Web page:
GAFFNEY, SC (WSPA) – Sometimes the smallest request turns into an outpouring bigger than you could ever image, and that’s certainly been true for a Gaffney family with an autistic son.
23-year-old Austin Frady isn’t one of those guys who hides his feelings.
“He’s pretty much got his happy switch flipped on all the time,” Austin’s mom, Debbie, said.
Debbie said motorcycles is a close second to people on Austin’s happiness scale.
She explained that her son will never be able to ride one, though, because he has seizures.
In June, Austin’s dad posted a request on Facebook for patches to help fill a new leather biker vest for his son.
“It went viral, I think, three times,” Debbie said.
And as the weeks went on, tubs of mail arrived at the family’s Gaffney doorstep, containing 20 rings, and hats, countless knick knacks, 100 or more shirts, 1,500 pins and 5,000 patches.
Choosing a favorite is near impossible, as Austin’s autism makes him just the type to take the time to study and cherish each one.
“He appreciates everything that we got,” Debbie said. “Even if it was an envelope that only had one patch in it.”
Debbie, though, couldn’t help but pick some of her favorite patches the family has received — a patch to honor the life of Cassie from Kansas and a flag from a soldier that had seen several wars.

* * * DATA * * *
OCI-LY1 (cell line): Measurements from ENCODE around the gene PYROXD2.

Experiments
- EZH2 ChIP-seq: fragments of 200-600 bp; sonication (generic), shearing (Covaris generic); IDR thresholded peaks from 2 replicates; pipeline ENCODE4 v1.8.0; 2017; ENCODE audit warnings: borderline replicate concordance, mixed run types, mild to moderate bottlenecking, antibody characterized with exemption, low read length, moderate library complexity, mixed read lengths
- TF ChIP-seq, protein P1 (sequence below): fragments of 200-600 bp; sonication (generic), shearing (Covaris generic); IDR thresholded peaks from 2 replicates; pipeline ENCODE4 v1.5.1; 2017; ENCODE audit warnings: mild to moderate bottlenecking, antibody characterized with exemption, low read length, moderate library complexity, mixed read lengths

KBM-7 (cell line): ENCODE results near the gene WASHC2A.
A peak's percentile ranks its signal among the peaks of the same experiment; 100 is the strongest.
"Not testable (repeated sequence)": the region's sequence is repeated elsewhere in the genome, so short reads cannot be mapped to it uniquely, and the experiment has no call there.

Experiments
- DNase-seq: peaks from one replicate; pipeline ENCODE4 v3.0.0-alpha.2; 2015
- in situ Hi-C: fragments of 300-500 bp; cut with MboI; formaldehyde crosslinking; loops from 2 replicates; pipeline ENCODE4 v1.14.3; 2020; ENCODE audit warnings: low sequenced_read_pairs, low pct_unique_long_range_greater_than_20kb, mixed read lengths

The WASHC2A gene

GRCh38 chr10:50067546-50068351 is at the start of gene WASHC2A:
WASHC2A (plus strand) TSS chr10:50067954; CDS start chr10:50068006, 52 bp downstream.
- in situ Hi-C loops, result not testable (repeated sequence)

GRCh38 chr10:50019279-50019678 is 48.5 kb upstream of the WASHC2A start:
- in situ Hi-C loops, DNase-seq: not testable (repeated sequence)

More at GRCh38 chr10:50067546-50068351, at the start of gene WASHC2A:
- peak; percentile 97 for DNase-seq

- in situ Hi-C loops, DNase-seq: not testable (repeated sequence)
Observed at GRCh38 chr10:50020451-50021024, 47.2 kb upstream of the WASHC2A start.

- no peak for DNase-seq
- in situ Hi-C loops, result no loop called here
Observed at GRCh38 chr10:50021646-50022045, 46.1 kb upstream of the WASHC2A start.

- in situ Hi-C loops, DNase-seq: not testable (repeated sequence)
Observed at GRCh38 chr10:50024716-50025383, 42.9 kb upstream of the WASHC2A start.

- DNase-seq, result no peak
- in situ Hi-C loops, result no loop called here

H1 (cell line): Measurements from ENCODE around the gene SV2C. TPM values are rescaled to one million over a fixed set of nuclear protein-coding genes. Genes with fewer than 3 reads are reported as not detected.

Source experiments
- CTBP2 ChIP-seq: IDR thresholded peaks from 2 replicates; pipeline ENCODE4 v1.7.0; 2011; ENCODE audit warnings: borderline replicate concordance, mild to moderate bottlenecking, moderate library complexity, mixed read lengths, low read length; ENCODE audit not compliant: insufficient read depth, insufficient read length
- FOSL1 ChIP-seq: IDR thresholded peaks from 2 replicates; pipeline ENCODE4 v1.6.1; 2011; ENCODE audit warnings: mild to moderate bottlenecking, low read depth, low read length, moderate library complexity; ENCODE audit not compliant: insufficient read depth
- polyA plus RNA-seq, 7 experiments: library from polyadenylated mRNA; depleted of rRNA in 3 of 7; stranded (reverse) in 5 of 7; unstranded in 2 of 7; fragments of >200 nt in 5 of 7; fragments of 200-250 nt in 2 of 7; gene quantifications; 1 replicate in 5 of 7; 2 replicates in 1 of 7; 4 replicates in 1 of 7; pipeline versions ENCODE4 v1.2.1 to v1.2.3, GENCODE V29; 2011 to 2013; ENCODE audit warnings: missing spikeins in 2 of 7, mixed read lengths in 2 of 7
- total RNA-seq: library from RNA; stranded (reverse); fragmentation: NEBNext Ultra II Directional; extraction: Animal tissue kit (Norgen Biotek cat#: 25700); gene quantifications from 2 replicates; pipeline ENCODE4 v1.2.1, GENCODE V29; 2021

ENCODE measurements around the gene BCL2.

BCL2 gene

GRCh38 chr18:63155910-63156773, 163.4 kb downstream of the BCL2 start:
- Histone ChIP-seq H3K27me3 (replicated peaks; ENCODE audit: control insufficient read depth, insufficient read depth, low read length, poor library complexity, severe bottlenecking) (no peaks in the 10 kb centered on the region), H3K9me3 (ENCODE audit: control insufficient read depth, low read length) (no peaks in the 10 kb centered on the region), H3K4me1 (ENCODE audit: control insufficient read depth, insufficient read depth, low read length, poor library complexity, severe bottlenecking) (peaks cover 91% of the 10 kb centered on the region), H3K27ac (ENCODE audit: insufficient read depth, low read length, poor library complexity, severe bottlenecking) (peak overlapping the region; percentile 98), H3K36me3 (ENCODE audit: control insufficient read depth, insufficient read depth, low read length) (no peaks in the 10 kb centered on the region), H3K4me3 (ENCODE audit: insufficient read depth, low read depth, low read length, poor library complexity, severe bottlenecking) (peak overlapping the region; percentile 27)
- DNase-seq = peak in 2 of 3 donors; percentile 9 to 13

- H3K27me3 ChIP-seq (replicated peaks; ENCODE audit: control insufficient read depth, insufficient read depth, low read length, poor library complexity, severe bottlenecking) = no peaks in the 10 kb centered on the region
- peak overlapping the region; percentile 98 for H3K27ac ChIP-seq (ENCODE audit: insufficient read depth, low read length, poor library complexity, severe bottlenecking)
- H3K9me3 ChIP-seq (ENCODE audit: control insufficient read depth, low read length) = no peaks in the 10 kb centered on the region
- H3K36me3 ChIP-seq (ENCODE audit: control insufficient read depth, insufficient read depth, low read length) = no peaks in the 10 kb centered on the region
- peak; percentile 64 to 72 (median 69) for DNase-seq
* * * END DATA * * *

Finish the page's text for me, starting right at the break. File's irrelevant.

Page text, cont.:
“This one, and I don’t know if I can talk about it without crying, but this is a little husband and wife. They’re 86 and 87 years old,” Debbie said, showing an emblem of a loving marriage they received, which is now part of Austin’s collection.
After only six weeks, the Frady’s had mail from nearly every state in the nation, and 12 countries around the world.
“Tennessee, Sweden, Switzerland, Thailand,” Debbie said reading a list.
As a way to say “thank you,” Debbie started writing hand-written notes, but pretty soon realized that she needed a new system — a postcard with Austin’s signature.
“I’m a southern girl,” she said. “You send thank you notes for gifts. It’s what you do.”
Frady finally had to put up a post saying they now are respectfully declining any more patches.
And it might have ended there, but a local chapter of Bikers for Christ saw how he inspired others, and organized the Austin Fray Autism Awareness Benefit Ride to raise money for the Special Olympics.
“It’s a wonderful thing to see the love this kid has,” Jody Steadman, with Bikers for Christ Upstate SC Chapter, said. “If half of us had just a piece of the love that he has, this world would be a better place to live in.”